Interested islanders, who were priced out of taking up residence in a luxurious local palace complete with its own chapel, squash and tennis courts, horse stables, pool, three lakes and swans when it went on the market last year, could be in luck – it’s still available, and at a £4.5m discount.
St. John’s Manor, one of Jersey’s most iconic properties, was put up for sale at a total of £22million last year.
The property is one Channel Islands’ most prestigious country estates, which comprises a large secluded manor housed in acres of landscaped gardens, and accessible via a sweeping drive behind a gate.
In its outdoor area, the estate boasts a serpentine, a wildlife lake, a Japanese water garden – and even its own falconry.
Pictured: The gateway to the stunning site. (Google Maps)
It was the home of John Dick, the Canada-born Rwandan consul, businessman, and Seigneur de St. John.
He came to Jersey around four decades ago, acquiring the impressive property and separately the title, which is ‘Saint Jean de Hougue Boete’ in full.
The grounds are also home to a tennis court with a 'leisure pavilion' featuring its own gym, as well as a swimming pool and enclosed squash court. Horse stables and “extensive” garaging are also provided, as well as a walled flower and produce garden.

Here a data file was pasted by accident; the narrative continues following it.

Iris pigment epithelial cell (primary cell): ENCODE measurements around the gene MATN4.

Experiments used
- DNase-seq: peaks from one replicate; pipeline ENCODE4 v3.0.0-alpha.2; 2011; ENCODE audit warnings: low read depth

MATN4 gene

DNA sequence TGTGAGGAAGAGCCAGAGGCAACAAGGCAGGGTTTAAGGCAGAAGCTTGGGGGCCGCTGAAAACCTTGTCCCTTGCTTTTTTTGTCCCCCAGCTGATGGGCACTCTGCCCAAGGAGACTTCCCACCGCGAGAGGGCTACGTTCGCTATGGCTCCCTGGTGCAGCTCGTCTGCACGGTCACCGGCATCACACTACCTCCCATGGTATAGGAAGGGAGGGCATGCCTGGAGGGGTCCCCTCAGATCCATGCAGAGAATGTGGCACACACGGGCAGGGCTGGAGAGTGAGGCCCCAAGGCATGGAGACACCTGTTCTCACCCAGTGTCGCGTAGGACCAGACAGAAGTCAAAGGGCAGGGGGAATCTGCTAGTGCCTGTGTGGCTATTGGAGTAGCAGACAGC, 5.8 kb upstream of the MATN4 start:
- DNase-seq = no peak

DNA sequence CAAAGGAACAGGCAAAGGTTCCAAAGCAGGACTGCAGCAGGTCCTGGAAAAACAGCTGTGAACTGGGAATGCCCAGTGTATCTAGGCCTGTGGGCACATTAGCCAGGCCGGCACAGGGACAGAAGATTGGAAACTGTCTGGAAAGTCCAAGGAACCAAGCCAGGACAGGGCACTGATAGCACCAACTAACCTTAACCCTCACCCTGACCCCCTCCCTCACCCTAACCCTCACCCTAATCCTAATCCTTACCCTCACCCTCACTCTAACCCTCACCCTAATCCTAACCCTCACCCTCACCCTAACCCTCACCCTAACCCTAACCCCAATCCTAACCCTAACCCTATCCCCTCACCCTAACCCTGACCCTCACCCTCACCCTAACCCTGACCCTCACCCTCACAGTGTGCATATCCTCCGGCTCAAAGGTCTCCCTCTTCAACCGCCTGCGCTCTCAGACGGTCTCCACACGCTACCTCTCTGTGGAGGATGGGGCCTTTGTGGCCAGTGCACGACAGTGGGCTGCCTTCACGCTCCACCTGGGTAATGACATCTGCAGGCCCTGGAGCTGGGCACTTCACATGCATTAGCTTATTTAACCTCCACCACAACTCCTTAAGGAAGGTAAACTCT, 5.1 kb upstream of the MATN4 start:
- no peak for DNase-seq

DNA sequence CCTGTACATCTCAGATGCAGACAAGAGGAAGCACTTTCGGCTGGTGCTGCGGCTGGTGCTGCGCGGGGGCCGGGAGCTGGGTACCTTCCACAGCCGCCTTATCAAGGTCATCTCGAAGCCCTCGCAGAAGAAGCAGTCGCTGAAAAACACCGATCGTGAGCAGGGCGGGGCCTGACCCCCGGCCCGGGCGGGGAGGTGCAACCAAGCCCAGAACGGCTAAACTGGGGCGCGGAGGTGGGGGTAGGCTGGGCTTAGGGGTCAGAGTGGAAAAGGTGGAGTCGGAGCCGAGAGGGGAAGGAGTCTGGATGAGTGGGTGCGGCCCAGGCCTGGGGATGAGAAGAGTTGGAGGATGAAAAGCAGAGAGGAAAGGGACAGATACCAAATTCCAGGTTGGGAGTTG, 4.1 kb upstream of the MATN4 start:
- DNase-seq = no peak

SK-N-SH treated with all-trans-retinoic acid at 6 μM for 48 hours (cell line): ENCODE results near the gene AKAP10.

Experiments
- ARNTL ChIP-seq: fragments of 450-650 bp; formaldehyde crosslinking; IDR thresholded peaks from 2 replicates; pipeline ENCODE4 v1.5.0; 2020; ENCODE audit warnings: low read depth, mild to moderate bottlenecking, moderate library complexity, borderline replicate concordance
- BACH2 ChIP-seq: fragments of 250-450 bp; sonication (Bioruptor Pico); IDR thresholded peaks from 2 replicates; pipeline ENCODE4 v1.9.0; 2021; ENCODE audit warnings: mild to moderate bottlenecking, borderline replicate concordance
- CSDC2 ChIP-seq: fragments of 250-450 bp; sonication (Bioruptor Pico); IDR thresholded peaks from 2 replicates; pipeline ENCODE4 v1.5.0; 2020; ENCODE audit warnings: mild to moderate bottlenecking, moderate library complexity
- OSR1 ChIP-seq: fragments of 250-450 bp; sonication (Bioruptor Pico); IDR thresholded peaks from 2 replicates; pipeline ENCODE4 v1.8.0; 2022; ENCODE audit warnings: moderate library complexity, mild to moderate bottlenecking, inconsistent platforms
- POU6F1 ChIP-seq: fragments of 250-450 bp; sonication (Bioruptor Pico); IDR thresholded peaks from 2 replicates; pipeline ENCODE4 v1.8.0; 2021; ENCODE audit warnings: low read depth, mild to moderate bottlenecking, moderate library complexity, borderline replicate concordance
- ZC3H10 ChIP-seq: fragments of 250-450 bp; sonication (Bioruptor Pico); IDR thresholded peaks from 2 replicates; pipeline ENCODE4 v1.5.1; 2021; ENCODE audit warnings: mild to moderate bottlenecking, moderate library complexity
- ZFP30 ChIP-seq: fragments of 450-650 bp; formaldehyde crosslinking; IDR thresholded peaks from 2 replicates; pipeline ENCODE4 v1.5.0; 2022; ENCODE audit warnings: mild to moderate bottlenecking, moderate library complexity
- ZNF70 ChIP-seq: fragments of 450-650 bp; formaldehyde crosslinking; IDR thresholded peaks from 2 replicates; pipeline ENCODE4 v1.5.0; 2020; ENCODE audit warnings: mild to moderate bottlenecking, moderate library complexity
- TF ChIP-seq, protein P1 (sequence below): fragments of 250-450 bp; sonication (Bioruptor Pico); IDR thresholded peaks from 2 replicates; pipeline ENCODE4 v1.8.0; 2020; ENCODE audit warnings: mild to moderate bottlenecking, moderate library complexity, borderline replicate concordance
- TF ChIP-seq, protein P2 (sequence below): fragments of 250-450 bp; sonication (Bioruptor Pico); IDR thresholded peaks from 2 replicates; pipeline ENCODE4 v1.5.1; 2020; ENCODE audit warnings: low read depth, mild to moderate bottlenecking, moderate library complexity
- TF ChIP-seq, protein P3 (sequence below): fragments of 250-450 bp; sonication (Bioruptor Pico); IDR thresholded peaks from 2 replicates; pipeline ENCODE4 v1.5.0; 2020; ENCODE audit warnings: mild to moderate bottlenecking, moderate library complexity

The properties on site are no less impressive. The main attraction – a centuries-old manor house – has six bedrooms, five of which are suites.
Pictured: The property has strong links to the island’s past, dating all the way to the 1300s. (Island Wiki)
It also includes several traditional reception rooms with finely-decorated ceilings and wood panelling, as well as a study and office suite.
These are complimented by two guest lodges – one of which features a sitting room, kitchen and dining space, double bedroom and bathroom, and the other with two double bedrooms – and a detached estate manager’s house. This alone is above the size of an average family home, with three to four bedrooms.
The ‘Hougue Boete’ estate name is thought to be linked with a family named Boet or Boiste, who held property in the parish as far back as 1331 or even earlier. It’s thought that the waterways date back to the days when St John remained accessible by boat.
Since then, it’s passed through numerous well-known island families, including the Lemprieres, who held it from the 1300s to 1500s, and the Journeaux, Le Febvre, de Carteret, La Maistre, Syvret and Le Couteur families. These days, it is occasionally opened up to islanders for special events, including the recent Pride of Jersey Awards.
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